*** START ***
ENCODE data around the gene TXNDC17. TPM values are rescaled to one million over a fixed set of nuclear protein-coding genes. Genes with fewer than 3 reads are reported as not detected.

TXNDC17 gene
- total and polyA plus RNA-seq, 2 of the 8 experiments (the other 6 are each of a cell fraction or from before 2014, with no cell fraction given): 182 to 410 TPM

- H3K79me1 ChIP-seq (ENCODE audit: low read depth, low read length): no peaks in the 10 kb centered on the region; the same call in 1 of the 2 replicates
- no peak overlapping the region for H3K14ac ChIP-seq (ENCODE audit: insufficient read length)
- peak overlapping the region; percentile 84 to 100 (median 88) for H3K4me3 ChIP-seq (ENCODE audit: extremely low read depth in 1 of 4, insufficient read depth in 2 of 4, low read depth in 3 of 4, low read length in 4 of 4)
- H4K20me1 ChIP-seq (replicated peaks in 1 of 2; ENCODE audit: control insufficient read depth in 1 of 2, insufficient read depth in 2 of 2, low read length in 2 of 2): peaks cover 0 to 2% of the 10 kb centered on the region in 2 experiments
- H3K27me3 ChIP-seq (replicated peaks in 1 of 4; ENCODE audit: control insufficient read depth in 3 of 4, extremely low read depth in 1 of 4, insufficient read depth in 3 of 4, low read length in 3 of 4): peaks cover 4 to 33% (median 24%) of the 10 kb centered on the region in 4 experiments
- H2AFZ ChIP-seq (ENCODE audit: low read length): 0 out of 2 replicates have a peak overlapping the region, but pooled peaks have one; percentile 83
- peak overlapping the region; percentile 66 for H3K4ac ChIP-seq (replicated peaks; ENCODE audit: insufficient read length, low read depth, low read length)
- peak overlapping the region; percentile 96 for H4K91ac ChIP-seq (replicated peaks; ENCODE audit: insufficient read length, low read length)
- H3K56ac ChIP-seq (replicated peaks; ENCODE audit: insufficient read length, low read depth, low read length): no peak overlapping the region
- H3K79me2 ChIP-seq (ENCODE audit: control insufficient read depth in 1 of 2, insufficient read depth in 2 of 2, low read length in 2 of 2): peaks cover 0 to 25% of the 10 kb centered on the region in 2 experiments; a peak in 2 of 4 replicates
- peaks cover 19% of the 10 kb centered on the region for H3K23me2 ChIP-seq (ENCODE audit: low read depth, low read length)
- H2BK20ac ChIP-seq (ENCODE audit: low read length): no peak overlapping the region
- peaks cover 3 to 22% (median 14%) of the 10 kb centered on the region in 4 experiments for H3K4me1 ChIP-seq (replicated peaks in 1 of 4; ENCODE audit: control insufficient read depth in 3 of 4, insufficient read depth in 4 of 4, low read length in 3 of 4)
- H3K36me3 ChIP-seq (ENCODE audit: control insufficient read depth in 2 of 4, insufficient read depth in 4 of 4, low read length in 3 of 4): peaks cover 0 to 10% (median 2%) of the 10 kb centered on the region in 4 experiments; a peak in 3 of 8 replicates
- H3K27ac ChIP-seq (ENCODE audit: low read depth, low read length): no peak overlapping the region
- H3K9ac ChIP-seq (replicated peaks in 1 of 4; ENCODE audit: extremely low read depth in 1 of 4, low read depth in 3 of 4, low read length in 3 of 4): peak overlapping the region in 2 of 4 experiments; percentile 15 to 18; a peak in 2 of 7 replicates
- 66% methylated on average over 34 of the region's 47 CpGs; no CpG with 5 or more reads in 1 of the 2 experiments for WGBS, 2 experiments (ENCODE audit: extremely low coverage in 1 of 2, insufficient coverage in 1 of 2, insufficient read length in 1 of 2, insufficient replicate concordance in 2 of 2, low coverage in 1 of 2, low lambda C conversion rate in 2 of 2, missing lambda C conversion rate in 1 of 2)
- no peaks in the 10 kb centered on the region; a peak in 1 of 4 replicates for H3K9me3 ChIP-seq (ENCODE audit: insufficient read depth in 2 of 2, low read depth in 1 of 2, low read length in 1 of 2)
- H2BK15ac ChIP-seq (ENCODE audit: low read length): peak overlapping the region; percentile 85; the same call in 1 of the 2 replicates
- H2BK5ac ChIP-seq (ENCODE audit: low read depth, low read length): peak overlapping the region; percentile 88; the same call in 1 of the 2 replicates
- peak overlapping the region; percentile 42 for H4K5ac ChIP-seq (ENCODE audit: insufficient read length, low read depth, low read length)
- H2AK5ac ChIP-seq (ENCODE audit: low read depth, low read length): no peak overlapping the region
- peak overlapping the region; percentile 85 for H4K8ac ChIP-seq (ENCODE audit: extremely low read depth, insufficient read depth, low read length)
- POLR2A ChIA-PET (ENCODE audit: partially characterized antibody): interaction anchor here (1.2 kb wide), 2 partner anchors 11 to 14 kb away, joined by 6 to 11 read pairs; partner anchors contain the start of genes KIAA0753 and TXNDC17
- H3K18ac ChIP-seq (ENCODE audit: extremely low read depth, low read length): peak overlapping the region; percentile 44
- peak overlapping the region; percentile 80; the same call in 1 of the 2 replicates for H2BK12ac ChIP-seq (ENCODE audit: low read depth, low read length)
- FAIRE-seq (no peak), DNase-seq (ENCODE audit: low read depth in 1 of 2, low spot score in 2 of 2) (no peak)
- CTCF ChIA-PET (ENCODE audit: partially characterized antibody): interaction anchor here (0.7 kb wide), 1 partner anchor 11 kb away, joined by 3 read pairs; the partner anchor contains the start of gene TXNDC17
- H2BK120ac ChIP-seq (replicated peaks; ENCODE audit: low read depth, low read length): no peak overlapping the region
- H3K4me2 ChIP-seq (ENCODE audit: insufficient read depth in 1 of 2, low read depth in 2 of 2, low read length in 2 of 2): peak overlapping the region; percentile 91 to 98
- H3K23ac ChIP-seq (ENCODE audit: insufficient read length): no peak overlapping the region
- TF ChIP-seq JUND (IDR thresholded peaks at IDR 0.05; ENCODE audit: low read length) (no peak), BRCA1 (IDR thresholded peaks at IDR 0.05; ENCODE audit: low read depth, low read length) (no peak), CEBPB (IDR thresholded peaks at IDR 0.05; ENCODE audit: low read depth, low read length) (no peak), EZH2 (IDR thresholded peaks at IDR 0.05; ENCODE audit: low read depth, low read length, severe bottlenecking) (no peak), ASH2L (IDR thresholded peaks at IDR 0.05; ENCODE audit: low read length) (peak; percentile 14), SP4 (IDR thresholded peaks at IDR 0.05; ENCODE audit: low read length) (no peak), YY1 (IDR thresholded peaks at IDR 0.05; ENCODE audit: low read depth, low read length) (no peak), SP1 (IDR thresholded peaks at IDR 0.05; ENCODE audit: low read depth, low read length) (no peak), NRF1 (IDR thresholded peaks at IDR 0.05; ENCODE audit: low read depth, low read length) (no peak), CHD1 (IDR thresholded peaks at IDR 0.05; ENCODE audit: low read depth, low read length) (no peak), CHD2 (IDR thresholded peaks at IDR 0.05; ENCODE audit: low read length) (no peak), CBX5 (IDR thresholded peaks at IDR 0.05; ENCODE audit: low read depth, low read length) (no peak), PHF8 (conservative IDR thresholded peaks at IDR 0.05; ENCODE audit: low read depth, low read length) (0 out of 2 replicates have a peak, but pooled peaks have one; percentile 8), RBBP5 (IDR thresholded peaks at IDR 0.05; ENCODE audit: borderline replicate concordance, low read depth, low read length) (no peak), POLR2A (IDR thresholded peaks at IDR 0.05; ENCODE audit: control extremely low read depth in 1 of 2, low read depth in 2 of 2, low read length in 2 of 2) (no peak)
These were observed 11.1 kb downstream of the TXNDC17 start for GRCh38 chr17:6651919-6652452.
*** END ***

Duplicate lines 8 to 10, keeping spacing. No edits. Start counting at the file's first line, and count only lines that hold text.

- H3K27me3 ChIP-seq (replicated peaks in 1 of 4; ENCODE audit: control insufficient read depth in 3 of 4, extremely low read depth in 1 of 4, insufficient read depth in 3 of 4, low read length in 3 of 4): peaks cover 4 to 33% (median 24%) of the 10 kb centered on the region in 4 experiments
- H2AFZ ChIP-seq (ENCODE audit: low read length): 0 out of 2 replicates have a peak overlapping the region, but pooled peaks have one; percentile 83
- peak overlapping the region; percentile 66 for H3K4ac ChIP-seq (replicated peaks; ENCODE audit: insufficient read length, low read depth, low read length)